Insights

'New' UK GAAP

What's changing?

The UK Accounting Council has developed three new Financial Reporting Standards (FRSs) - FRS 100, 101, and 102 - to replace existing UK GAAP (other than the FRSSE) and introduce a reduced disclosure framework for certain IFRS preparers. Companies will face major decisions as to which reporting standard to adopt and a potentially significant compliance burden in managing the change.

What are the key tax considerations?

  • Cash tax - the change of UK GAAP may result in changes in the timing and amounts of cash tax payable.  In particular, the taxation of transitional adjustments will need careful consideration given the flexibility provided by the early adoption options. 
  • Compliance requirements - there may be an increased burden on tax compliance teams as new areas of tax legislation could become relevant. 
  • Tax accounting calculations and processes - FRS 102’s ‘timing difference plus’ and IFRS/FRS 101’s ‘temporary difference’ approaches may give rise to larger deferred tax balances than would be the case under current UK GAAP.  Overall, it seems possible that a move from UK GAAP to the FRS 102 or IFRS/FRS 101 may increase the compliance burden on tax reporting teams because of their wider scope in respect of deferred tax.
  • Tax systems and processes - tax systems, whether based on tax reporting and compliance software or spreadsheets and accounting systems may need to be updated and amended for the new GAAP.  This can give the opportunity to put in place improved processes offering longer term efficiencies and effectiveness.

What should companies be doing now?

The transition to a new GAAP requires input from many stakeholders within a company and tax should be on the agenda from the start

Companies or groups currently following UK GAAP will need to move to FRS 101, FRS 102 or full EU-adopted IFRSs for periods beginning on or after 1 January 2015, with comparatives required for 1 January 2014 onwards. FRS 101 and 102 may be adopted early for accounting periods ending on or after 31 December 2012. Of course, companies and groups can alternatively transition to full EU-adopted IFRSs at any time.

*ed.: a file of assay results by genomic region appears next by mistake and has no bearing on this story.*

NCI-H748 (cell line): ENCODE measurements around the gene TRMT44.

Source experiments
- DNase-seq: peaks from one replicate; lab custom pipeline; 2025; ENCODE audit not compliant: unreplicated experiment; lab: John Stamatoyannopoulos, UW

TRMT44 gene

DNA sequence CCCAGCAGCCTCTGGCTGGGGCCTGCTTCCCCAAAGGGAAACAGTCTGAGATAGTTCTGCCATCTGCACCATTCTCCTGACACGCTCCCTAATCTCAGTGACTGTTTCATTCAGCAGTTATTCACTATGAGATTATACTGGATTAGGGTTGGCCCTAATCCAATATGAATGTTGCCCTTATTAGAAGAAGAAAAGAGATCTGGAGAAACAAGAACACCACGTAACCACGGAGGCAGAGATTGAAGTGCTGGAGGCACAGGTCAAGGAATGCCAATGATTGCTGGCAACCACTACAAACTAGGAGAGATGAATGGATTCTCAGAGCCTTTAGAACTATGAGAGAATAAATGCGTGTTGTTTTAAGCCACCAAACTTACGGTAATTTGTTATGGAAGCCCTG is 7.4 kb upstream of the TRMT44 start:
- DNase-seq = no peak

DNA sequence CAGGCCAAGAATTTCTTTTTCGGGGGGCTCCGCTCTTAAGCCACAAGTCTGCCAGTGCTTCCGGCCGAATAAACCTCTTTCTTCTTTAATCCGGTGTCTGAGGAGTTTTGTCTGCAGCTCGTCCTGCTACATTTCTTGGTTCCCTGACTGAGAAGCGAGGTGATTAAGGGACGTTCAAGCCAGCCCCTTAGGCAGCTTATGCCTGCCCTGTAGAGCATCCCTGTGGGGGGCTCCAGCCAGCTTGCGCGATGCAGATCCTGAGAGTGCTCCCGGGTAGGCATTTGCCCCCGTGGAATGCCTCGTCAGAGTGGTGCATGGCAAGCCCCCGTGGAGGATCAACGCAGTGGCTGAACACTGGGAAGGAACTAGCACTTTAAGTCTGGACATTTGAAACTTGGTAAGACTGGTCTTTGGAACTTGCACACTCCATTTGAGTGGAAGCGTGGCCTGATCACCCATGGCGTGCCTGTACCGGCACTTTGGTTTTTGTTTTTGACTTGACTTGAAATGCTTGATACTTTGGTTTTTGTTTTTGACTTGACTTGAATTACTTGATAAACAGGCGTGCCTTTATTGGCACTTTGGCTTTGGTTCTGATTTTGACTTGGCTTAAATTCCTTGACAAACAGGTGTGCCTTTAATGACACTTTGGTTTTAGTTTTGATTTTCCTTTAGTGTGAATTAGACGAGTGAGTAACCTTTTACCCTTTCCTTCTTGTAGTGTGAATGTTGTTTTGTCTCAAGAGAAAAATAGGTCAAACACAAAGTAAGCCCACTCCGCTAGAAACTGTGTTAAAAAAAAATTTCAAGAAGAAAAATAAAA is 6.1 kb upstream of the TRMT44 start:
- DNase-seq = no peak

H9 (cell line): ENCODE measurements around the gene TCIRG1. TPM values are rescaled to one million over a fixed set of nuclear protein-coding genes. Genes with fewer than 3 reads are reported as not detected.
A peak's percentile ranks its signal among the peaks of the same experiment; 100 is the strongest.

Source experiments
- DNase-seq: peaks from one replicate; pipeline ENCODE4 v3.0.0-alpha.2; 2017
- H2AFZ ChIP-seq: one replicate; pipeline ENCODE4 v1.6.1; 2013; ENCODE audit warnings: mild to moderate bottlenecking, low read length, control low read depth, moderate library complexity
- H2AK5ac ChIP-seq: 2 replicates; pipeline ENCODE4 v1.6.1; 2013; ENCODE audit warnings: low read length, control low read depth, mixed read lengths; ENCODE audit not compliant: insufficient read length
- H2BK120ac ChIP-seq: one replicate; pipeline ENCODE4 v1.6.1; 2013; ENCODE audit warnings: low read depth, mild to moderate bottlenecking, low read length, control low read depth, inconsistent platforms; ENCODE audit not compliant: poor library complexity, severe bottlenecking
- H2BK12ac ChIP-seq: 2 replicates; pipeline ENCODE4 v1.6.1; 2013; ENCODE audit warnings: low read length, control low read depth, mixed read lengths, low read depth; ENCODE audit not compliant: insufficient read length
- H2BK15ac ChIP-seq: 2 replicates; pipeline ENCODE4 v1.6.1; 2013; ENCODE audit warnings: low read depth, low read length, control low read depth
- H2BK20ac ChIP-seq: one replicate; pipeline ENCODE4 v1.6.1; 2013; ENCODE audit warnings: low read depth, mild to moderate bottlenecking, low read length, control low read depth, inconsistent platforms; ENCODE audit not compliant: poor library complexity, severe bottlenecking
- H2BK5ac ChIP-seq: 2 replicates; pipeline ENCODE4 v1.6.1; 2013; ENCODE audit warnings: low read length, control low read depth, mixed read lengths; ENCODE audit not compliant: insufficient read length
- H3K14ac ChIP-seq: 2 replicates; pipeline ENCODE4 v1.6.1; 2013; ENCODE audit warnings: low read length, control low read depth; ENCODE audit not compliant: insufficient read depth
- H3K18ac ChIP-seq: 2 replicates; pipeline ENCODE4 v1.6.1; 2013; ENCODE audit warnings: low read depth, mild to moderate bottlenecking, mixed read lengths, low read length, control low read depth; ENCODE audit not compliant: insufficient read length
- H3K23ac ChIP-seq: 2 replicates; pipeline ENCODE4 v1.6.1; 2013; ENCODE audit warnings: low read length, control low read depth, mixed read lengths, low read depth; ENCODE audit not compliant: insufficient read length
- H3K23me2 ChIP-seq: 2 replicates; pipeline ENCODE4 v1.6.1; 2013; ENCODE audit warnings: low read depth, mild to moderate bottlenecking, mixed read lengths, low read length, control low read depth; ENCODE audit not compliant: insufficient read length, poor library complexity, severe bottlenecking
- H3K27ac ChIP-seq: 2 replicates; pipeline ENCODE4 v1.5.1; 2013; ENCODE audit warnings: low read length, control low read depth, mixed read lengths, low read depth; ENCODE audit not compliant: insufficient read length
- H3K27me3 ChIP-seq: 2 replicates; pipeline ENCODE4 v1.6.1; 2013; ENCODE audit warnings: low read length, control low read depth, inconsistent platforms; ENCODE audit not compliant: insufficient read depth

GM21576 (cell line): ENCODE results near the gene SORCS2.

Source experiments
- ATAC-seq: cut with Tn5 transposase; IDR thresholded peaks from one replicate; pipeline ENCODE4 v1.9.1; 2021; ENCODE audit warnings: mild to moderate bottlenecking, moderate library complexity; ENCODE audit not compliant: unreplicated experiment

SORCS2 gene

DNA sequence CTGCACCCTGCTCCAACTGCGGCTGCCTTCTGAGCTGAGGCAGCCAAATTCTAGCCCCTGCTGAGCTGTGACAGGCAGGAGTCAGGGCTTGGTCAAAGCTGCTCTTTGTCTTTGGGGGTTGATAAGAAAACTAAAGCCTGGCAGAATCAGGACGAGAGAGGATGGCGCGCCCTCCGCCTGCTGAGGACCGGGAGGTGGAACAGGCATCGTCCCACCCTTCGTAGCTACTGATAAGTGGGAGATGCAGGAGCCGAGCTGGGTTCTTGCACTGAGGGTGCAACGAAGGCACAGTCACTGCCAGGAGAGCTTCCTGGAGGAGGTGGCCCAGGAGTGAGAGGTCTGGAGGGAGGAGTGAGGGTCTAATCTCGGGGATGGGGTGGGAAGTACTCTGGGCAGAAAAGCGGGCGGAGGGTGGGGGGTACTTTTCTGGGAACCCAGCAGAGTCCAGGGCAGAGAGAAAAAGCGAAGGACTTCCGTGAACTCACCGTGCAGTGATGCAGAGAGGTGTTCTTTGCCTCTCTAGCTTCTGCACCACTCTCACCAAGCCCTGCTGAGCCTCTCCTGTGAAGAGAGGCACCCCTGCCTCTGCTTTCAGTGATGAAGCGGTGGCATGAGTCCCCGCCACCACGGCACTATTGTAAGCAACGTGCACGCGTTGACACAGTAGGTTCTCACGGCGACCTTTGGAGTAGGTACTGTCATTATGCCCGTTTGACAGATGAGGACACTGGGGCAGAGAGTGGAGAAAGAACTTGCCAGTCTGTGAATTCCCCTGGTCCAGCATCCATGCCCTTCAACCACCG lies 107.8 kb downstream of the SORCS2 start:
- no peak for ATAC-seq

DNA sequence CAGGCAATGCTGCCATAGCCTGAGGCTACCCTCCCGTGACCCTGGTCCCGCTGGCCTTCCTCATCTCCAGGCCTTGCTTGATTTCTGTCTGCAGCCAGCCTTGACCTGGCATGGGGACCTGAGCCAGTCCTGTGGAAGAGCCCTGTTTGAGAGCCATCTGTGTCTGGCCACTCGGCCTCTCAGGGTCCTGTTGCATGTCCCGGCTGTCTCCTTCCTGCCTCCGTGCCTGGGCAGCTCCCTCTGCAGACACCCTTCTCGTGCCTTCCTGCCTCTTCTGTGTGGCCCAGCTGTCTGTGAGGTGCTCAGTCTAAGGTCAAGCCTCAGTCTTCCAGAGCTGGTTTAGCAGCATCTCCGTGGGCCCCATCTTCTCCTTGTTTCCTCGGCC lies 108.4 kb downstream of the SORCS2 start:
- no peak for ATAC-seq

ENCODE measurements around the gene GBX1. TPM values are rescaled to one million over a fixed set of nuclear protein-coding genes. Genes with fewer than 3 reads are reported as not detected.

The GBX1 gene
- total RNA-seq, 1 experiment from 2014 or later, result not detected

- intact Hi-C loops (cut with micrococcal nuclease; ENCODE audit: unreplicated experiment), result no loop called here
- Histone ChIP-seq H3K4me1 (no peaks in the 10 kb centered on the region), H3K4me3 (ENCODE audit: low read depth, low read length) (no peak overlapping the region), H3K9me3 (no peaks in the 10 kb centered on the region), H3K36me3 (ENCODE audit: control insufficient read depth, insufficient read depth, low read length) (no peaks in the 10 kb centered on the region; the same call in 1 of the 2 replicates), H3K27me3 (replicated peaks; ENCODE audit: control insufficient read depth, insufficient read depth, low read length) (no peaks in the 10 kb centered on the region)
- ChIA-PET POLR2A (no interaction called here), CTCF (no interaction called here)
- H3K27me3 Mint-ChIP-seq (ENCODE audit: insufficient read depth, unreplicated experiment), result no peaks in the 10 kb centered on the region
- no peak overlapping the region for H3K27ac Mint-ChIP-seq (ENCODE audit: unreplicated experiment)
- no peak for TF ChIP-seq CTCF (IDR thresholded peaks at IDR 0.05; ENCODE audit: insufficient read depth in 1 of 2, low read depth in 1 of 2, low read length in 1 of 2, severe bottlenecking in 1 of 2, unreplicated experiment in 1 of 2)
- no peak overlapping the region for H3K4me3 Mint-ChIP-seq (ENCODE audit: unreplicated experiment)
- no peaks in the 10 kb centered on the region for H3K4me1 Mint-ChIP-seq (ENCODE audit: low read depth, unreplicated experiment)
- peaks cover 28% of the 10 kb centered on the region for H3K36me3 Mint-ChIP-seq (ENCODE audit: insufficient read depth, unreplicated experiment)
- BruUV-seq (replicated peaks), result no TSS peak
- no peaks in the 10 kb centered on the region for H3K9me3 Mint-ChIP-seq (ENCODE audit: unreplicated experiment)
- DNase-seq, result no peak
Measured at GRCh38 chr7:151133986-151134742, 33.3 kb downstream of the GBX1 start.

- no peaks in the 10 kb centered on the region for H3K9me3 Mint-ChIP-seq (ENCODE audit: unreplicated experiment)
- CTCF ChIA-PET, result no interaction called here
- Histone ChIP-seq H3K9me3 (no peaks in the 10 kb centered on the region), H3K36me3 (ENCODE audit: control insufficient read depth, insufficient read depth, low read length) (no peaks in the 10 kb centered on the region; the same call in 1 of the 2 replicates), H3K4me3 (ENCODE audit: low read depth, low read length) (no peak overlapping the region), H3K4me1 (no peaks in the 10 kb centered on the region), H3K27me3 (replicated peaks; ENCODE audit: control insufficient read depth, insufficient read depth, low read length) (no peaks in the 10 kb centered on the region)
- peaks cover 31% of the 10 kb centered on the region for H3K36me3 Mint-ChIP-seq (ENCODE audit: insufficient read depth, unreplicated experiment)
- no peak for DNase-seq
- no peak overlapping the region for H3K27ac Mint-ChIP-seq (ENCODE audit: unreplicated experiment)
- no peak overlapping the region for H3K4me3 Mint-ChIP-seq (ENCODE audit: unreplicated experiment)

Change is no longer hovering beyond the horizon but coming clearly into view.  These developments have far-reaching implications for nearly all UK reporters. Affected companies will need to start thinking about how the change will impact their financial statements and tax returns and consider the wider business impacts including distributable profits, banking arrangements, systems and performance management.  Done right, and at the right time, these changes could streamline group accounting and tax processes for the long term.

FRS 101, the IFRS reduced disclosure framework for qualifying entities, was published at the end of 2012. FRS 102, the Financial Reporting Standard applicable in the UK and Republic of Ireland, was published in March 2013. Adoption is mandatory for accounting periods beginning on or after 1 January 2015, although early adoption is possible.

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